EAU 2017: At what age should a PSA-based screening program start? 20-year results from the Göteborg randomized population-based prostate cancer screening study

London, England (UroToday.com) PSA screening is recommended by most major urologic associations internationally, but there is no guidelines or evidence regarding when to start PSA screening. EAU guidelines recommend after age 50, or after age 45 if high-risk. NCCN guidelines say to start at age 40. The AUA says to screen men over 55, but to consider higher-risk men under 55.

The Göteborg randomized population-based prostate cancer screening study is one of the most oft cited papers on prostate cancer screening. In the Göteborg screening study, which started in 1995 and randomized 10,000 men aged 50 to 65 years to biennial PSA testing and 10,000 men to a control group, the upper age limit for invitation was 67-71 (average 69) years. Follow-up was complete up to December 2014 (20 years). Of note, the Göteborg screening study was the only cohort within the larger EORTC study that started screening at age 50 rather than 55.

In this particular abstract, the authors attempt to understand the age at which prostate cancer screening should be initiated. They modelled a scenario where all men in the study were presumably followed from age 50. To evaluate whether the effect of screening on PC-mortality is related to age at starting screening, they studied the dependence of age at randomization to PC mortality reduction in a logistic regression model truncated at age 70, 75 and 80 years respectively. They compared the patients against historical controls as well.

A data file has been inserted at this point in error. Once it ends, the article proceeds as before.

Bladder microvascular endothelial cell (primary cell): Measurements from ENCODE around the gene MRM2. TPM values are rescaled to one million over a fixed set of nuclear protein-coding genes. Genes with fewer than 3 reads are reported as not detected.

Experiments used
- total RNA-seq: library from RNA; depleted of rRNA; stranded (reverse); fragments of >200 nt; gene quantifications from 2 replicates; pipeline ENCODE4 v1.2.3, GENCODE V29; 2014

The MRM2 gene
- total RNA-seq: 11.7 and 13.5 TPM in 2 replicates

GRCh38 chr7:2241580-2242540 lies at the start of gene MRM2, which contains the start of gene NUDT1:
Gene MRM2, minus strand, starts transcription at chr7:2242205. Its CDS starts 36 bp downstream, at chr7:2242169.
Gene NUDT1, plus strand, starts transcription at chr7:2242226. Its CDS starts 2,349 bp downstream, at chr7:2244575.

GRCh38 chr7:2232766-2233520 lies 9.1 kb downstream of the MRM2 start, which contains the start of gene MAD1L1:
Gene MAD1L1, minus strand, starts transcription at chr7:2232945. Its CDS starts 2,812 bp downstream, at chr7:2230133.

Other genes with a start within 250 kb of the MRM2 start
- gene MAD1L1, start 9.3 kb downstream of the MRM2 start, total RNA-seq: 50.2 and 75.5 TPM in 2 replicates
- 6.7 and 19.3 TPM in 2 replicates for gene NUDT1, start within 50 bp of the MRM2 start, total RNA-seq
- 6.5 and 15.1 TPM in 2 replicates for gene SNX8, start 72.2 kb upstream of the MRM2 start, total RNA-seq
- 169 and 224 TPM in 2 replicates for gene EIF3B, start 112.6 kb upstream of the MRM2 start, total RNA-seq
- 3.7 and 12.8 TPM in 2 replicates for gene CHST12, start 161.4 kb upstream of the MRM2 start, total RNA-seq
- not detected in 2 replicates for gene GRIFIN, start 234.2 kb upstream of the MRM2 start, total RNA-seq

The effect of PSA screening on PC-mortality was inversely associated with the age at start – younger men had the greatest benefit. Below, in figures 1-3, the odds ratio of cancer-specific death (screened vs. control) are plotted against age at randomization. In Figure 1, men screened between age 50 and 65 demonstrated less likely PCa specific death by age 70. In Figure 2, men screened between age 55 and 62.5 demonstrated less likely PCa specific death by age 75. In Figure 3, none of the men screened between age 60 and 65 demonstrated any benefit over control, as it related to risk of cancer death by age 80.

chart 3

Based on this, the authors conclude that screening should start no later than at age 55. The limited mortality reduction in men starting screening at 60 and higher might be attributed to a shorter time-span of screening as screening was stopped at age 70.

While an interesting study, it doesn’t change management, as most guidelines already adhere to this. In fact, many are more inclusive of younger men.

This study does not address when to stop screening, as it doesn’t capture a large proportion of patients screened past age 65.

Presented by: Sigrid Carlsson

Co-authors: Arnsrud Godtman R., Holmberg E., Lilja H., Månsson M., Stranne J., Hugosson J.

1. Memorial Sloan Kettering Cancer Center, Dept. of Urology, New York, United States of America
2. Sahlgrenska Academy, Dept. of Urology, Gothenburg, Sweden
3. Sahlgrenska Academy, Dept. of Oncology, Gothenburg, Sweden
4. Memorial Sloan Kettering Cancer Center, Dept. of Surgery, Malmö, Sweden

Written by: Thenappan Chandrasekar , Clinical Fellow, University of Toronto
Twitter: @tchandra_uromd

at the #EAU17 -March 24-28, 2017- London, England